Bioinformatics  Lecture 1
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Introduction to Bioinformatics

Introduction to Bioinformatics

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  • An appreciation ___ large amount of information about Living things. Applications of BI to _____molecular biology, medicine, pharmacology, biotechnology, agriculture, forensic science, anthropology etc. A useful knowledge of the techniques by which, through the WWW, we access the data and the methods for their analysis.
  • A sense of optimism that the data and methods of bioinformatics will create profound advances in our understanding of life, and improvements in the health of humans and other living things.
  • Molecular biology -Genetics & Protein Biochemistry
  • Computational biology  involves the development and application of data-analytical and theoretical methods, mathematical modeling and computational simulation techniques to the study of biological, behavioral, and social systems. [1]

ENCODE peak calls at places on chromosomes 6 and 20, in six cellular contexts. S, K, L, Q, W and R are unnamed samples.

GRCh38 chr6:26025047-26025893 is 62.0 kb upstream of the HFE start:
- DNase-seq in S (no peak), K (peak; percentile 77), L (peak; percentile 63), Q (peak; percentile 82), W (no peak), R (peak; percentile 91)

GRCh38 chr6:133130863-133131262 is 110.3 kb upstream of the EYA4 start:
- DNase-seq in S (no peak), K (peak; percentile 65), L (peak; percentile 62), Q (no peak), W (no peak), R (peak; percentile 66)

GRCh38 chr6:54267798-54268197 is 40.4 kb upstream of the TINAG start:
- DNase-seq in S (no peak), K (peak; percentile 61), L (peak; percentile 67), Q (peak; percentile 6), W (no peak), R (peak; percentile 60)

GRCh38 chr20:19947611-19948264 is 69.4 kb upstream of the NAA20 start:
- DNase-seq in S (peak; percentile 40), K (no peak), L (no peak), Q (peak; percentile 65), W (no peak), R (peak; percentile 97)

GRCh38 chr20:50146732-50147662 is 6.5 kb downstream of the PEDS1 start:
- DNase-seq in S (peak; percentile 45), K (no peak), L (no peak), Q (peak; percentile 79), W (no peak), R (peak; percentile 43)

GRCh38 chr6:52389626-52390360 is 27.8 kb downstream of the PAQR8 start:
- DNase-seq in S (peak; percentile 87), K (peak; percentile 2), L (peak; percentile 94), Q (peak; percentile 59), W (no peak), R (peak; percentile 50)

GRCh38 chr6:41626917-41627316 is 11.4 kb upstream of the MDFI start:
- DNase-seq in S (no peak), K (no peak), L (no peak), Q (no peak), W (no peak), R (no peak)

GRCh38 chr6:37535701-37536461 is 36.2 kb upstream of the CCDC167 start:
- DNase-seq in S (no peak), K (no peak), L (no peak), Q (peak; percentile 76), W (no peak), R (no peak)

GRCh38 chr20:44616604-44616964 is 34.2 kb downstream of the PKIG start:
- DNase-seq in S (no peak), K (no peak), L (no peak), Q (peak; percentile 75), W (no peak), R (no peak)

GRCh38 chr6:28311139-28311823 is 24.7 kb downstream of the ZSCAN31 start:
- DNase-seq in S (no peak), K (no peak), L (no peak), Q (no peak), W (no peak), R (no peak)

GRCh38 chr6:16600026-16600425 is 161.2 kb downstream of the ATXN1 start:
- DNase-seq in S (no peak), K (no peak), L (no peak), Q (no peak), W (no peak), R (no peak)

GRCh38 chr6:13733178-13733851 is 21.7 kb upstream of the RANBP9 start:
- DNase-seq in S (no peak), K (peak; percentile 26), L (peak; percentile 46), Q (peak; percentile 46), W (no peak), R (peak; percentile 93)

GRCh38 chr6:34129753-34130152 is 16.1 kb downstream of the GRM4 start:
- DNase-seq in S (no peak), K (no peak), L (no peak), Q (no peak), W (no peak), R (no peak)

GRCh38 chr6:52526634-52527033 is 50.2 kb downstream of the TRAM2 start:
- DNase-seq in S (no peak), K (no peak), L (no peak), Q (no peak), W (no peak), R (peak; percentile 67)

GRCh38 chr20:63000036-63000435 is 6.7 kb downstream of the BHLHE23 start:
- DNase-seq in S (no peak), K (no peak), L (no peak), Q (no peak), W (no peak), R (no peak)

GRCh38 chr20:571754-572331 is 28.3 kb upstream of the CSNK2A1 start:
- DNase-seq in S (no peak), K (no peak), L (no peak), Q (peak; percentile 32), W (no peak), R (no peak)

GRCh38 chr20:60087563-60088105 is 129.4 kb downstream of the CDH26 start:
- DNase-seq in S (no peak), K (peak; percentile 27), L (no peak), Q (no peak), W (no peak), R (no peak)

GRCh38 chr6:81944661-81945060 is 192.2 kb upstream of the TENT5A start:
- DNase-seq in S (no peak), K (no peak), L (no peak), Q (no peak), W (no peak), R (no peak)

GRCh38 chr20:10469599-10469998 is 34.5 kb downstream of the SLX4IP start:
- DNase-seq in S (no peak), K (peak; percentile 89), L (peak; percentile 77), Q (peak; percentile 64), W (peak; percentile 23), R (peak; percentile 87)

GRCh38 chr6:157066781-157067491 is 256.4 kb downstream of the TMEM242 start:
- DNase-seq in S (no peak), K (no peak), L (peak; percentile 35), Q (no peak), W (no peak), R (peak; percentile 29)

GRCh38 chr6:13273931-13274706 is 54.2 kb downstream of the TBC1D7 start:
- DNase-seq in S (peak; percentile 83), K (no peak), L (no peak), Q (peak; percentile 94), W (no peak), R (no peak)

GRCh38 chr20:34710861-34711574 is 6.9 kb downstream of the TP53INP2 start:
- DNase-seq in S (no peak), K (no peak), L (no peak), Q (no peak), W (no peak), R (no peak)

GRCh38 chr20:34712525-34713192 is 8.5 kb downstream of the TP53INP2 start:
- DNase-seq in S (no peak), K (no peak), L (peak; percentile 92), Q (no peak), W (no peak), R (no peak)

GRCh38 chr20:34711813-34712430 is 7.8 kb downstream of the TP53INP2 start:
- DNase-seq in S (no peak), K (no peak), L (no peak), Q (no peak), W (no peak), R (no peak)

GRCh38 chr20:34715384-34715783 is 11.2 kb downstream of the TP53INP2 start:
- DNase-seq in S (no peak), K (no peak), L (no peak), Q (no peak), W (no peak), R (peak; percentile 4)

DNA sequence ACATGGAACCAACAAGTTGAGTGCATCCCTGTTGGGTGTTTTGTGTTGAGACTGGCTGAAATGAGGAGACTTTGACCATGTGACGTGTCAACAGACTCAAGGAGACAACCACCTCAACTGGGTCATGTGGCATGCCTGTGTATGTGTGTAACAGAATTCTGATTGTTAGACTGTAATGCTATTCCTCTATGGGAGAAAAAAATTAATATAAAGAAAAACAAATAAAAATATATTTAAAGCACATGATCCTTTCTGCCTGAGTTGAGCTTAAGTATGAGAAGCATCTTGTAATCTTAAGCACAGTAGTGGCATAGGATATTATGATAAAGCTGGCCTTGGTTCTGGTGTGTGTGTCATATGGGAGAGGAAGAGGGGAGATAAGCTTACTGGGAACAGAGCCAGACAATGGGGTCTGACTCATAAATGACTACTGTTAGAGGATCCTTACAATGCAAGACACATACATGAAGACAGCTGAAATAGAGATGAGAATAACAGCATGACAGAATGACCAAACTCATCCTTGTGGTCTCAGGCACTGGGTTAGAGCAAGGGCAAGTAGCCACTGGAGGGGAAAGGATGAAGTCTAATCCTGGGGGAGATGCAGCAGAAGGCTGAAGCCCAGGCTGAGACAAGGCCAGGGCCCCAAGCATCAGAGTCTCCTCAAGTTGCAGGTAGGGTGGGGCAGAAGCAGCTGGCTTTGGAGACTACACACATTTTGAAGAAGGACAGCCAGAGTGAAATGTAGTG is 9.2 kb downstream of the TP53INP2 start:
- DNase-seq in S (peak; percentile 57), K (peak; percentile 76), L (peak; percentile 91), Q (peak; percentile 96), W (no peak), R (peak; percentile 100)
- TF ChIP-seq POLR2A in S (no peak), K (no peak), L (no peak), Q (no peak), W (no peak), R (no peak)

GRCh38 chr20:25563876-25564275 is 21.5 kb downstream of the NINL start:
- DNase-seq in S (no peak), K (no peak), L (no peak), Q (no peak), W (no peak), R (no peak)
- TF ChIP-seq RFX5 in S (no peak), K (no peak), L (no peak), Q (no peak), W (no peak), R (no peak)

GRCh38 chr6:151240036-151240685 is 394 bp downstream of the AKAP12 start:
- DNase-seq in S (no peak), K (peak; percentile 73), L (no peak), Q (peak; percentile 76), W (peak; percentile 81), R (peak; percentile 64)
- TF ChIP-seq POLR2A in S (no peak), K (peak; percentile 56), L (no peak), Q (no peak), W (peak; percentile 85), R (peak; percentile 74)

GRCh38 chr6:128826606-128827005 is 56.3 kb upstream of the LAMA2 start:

• Genomics existed before any genomes were completely sequenced, but in a very primitive state
  • Related Fields: Pharmacogenomics The application of genomic methods to identify drug targets For example, searching entire genomes for potential drug receptors, or by studying gene expression patterns in tumors i nvestigation of genetics and drug response: the study of the relationship between a specific person's genetic makeup and his or her response to drug treatment ( takes a singular verb ) Microsoft® Encarta® 2007. © 1993-2006 Microsoft Corporation. All rights reserved.